Thursday, June 16, 2011

Discovering Dublin

It’s rare to hear any horns honking here. Dublin traffic flows as though choreographed, with the utmost respect shown to pedestrians, many of whom, like me, are tourists. We are reminded at every street corner to ‘look right’ or ‘look left’, words that are actually painted onto the pavement.

Even if there is a red light directing you to wait, you are expected to cross the street if there is no car coming. You look like an idiot if you stand there and wait as nobody else does that! If the light is red and there are cars heading your way when you reach a corner, you have to hit the button that just about every crossing is equipped with. The light will change  to green within seconds, emanating a bird-like sound to help the vision impaired. No talk of  jay walking here, no fear of being mown down or given the finger by an irate motorist like back home!

A further civility exists when you ask a Dubliner for directions. Well, now dear, let me see. Ah, you see that church over there? Well, you want to be making a right turn when you get to it! I’ve actually had a man give me directions and then walk with me all the way to my destination, just to make sure I got there. How nice is that? He was a barrister, as it turns out, on his way back to the office after a morning in court. I tried to dissuade him, especially as it was a rainy day, but he would not hear of it. When we got to the right street he just walked off without another word!

It’s true that when it comes to directions, things can get a little complicated, due to the fact that street names are not always posted, and if they are, they more than likely will have changed in the last block. For example, Suffolk Street becomes Nassau Street which becomes Leinster Street South and then changes to Clare Street, which in turn becomes Merrion Square North! So you could be on the right street all along but not know it if you were a block away. I no longer look at street signs, I simply use buildings and bridges as my guide.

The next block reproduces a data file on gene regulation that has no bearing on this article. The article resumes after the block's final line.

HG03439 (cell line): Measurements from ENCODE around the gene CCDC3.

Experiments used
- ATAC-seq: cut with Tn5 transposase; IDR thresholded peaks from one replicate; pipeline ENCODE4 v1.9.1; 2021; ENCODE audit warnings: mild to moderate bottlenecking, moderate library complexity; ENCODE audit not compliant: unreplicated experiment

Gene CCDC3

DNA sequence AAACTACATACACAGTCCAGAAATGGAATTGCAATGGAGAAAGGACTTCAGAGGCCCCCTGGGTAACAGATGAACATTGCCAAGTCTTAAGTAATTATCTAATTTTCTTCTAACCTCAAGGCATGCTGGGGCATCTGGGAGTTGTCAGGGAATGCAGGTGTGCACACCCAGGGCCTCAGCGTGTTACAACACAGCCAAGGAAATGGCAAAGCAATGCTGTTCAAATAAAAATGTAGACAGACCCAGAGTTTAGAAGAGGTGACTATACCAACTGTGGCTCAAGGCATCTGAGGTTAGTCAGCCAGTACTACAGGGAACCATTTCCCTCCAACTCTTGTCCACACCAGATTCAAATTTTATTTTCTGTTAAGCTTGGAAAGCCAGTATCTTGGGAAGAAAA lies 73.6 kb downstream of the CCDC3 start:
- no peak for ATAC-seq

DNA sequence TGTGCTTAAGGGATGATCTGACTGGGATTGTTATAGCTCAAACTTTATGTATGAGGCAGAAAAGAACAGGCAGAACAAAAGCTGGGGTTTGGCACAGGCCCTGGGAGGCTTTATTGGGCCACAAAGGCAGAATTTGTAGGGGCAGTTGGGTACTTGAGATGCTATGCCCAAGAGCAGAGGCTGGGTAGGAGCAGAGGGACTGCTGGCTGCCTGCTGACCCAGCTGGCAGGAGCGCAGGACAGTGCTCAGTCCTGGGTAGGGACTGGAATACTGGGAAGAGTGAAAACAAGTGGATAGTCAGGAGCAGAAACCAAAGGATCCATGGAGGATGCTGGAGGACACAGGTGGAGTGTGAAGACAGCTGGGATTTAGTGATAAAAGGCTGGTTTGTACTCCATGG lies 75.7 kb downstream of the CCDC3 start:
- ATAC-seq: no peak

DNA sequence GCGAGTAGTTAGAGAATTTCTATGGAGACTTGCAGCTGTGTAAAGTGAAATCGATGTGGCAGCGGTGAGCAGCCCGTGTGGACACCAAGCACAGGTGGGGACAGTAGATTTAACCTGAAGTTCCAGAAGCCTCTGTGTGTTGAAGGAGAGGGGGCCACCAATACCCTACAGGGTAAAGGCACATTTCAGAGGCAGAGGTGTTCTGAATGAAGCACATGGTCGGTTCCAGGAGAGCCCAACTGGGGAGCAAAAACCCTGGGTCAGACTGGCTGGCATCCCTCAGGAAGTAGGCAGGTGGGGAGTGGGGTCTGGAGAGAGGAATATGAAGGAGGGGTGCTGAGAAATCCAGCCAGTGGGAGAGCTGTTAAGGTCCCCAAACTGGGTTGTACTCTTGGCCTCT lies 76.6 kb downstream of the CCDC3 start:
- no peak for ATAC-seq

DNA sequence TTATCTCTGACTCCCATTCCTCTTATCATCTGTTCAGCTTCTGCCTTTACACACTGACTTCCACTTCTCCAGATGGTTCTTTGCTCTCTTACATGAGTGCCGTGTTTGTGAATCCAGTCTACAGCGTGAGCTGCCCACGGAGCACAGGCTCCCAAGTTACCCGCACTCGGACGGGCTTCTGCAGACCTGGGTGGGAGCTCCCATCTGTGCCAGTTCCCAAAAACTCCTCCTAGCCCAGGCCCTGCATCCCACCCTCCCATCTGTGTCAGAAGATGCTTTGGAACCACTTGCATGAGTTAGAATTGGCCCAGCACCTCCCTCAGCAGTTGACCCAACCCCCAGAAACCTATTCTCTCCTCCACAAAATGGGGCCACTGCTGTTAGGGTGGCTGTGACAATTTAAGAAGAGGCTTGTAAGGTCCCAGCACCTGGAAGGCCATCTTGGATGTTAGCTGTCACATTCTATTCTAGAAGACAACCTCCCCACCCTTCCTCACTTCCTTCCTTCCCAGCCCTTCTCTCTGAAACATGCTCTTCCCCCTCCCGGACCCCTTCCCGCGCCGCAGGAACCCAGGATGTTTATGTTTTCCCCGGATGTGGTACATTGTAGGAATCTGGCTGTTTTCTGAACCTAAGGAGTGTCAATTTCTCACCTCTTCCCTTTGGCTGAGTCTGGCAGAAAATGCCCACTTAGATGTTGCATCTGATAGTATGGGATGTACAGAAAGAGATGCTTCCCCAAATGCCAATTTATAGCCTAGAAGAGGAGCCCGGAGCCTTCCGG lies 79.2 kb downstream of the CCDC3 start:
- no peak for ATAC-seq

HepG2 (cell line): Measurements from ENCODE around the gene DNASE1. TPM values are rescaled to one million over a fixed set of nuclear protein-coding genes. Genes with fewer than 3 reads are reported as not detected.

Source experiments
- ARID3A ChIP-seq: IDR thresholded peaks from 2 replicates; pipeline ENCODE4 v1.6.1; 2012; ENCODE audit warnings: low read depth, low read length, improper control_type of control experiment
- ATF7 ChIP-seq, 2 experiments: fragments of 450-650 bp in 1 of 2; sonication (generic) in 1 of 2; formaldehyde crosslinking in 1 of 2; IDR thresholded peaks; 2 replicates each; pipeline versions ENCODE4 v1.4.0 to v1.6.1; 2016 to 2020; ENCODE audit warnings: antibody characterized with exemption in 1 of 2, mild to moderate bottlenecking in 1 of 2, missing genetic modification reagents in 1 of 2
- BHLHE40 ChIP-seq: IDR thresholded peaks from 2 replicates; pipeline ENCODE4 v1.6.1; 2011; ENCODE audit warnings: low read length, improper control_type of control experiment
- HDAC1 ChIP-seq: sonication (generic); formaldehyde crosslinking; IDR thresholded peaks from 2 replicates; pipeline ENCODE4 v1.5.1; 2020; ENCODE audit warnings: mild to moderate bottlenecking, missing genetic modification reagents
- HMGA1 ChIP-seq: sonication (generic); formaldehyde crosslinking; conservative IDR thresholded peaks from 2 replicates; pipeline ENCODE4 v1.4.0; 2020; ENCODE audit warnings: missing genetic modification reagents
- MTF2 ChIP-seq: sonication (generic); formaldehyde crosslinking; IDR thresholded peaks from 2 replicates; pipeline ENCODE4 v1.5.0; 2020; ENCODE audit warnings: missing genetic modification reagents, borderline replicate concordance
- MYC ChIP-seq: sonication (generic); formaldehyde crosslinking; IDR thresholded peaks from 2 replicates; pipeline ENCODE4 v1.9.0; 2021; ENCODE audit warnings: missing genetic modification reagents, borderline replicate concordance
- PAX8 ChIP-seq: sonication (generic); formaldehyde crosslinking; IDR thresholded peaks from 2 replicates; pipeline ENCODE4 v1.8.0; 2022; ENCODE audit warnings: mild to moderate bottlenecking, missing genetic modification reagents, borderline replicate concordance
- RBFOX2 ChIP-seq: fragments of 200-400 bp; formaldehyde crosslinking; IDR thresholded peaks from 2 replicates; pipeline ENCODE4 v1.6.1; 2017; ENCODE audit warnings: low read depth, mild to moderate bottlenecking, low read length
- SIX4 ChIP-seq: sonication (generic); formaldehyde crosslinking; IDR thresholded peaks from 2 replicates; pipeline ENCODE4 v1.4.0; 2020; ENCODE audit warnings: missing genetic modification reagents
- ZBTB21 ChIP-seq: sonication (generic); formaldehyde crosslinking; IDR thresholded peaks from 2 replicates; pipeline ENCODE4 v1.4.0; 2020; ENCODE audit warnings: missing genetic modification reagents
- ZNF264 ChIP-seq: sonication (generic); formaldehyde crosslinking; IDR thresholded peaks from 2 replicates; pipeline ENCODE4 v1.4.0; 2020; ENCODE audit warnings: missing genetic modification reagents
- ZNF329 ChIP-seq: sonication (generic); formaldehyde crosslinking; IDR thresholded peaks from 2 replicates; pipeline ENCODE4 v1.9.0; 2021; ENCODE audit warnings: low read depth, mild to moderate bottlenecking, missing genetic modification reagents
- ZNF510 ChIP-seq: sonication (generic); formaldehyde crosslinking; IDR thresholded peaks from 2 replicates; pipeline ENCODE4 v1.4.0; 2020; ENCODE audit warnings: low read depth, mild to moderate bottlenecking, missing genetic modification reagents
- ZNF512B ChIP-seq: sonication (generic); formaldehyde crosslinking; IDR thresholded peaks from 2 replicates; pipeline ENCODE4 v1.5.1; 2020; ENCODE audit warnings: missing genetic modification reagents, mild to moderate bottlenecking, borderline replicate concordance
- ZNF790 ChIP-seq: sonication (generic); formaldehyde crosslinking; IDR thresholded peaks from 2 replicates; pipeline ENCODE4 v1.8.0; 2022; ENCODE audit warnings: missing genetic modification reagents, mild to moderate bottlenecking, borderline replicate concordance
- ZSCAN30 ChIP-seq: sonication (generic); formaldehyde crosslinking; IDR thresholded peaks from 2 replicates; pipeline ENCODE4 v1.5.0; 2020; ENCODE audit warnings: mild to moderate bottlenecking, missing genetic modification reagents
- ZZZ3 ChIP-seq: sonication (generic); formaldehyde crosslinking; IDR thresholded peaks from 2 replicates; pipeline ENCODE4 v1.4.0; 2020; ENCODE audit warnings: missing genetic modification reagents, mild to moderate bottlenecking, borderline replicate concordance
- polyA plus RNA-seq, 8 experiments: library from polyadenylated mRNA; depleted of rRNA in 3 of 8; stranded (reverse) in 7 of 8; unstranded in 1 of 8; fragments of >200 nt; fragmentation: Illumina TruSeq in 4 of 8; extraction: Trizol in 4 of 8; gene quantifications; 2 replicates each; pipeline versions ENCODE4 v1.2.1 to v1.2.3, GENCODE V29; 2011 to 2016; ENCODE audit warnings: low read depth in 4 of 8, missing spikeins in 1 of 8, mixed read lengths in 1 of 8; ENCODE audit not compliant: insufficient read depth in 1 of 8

I have seen very few dogs here, which is good because they don’t seem to have a poop and scoop policy.  They are also very lax about littering. I have observed elegantly dressed women in suits and high heels, flick their cigarette butts onto the street like seasoned truckers. All street corners look like giant ashtrays.  I have also seen people throw food wrappers into the river while crossing the footbridges when in fact there are many bins throughout the city.

Although there is litter, there are armies of people  (leprechauns?) who come out in the night to clean so that every morning is a fresh start. It's a radical idea but perhaps, in an economy where the unemployment rate is at an all-time high, littering is a way of keeping people working.

Not only is unemployment high, there are also many homeless people. They are young and they are old, men as well as women. In the neighborhood where I live there is an elderly lady who regularly makes the rounds of the many restaurant terraces, begging for change, crossing the bridge back and forth with her walker.

Travel opens your eyes to so many things, some delightful, some frightful.

1 comment:

  1. Have so enjoyed your observations of life in Dublin as seen by someone "from away" (as you would be called in Prince Edward Island). Keep them coming!